When I ran for my high school cross country team, my best times were never during practice (or even during time trials). My best times were always during the races. No matter how hard I trained, no matter how I motivated myself, no matter what my coach said to me, I always performed differently during a meet.
This especially played out in the last one or two minutes of the race. No matter how hard I had pushed during the last three miles, I always kicked it into high gear when the finish line was in sight. Even if I’d felt completely spent throughout the entire race, even if I’d given it everything I had, I somehow found the energy in that last minute to sprint to pick off at least one or two more competitors.
The competition of the race called me higher. Seeing the girl running beside me (or, more frustratingly, just in front of me) made me run faster. Approaching the finish line boosted my adrenaline and helped me to perform better.
There’s something so neat about this effect of competition on our performance. If you’re an athlete, I'm sure you’ve experienced something similar. Maybe it’s a teammate who is near your same skill level, your competitive natures driving you both to perform better. Maybe it’s that moment before the gun goes off when you look to your left and to your right and see the competition and say, “I can run faster. I can beat them.”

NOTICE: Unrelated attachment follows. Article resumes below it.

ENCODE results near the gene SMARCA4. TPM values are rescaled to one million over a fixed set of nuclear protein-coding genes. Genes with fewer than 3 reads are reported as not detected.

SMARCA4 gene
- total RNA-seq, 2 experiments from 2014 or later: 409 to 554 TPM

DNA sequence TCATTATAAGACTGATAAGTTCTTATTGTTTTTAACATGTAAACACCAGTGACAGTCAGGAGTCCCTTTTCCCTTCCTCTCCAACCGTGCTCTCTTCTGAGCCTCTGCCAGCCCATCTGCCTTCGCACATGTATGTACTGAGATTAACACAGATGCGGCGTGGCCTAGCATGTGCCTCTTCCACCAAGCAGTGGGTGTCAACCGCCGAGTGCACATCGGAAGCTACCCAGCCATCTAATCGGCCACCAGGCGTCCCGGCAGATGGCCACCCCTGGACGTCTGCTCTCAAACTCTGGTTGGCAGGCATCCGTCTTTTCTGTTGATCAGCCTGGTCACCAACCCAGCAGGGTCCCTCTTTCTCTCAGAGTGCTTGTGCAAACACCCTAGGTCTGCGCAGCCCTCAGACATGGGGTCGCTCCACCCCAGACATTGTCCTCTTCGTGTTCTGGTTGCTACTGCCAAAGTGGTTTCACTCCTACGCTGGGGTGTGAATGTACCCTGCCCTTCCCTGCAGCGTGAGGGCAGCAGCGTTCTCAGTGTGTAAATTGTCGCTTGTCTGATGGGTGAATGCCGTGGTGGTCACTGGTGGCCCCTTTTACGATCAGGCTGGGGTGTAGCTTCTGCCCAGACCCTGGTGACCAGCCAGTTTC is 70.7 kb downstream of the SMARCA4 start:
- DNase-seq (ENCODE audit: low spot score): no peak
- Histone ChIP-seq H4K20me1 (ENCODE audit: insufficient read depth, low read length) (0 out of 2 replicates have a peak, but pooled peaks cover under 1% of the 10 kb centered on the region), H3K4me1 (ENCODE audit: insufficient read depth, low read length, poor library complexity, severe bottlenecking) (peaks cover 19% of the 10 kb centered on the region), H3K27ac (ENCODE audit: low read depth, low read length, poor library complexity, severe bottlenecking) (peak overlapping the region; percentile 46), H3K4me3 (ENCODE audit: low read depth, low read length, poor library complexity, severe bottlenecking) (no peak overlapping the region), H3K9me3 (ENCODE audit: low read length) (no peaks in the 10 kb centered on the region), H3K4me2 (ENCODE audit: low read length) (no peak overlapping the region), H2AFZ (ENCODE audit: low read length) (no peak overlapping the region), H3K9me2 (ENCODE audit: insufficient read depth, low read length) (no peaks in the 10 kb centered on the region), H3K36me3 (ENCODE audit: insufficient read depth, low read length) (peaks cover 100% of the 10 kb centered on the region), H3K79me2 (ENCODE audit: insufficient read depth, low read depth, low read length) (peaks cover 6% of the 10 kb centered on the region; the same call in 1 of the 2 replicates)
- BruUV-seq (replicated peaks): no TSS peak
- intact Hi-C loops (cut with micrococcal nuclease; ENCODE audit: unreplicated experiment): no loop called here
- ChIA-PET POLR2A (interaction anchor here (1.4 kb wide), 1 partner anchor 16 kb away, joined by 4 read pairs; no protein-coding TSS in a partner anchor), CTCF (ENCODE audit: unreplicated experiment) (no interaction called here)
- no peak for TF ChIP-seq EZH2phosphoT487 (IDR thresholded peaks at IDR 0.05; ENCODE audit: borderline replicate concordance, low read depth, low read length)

This type of competition is fun and invigorating. But there’s another type of competition that I see, especially among women, that has a noticeably different effect. It’s the type of competition that leads to rivalry, jealousy, and degradation.
If you’re not experiencing this now, I'm sure you’re familiar with it from your middle and high school days. The girls who put other girls down to make themselves feel superior. The rivalries between friend groups that led to contention, conflict, and straight-up bullying. This jealousy and in-fighting between girls that grows into a demoralizing competitive nature between women.
You see, there’s a difference between competition that makes you work harder, go higher, push harder… and the kind of competition that leads you to tear others down on the way there. And as women especially we have to be so careful to avoid this.
Because her win doesn’t necessarily mean your loss. Her victory doesn’t mean your failure.
Women, let’s help each other to succeed—because when one of us succeeds we all do. Let’s pursue working together rather than working against each other. Let’s trade criticism for community. Let’s lift each other up, call each other higher, and help each other to be our best. Let’s pursue the type of competition that causes us all to perform better rather than to knock each other down before we’re even off the blocks. Let’s be women who love, support, and champion other women.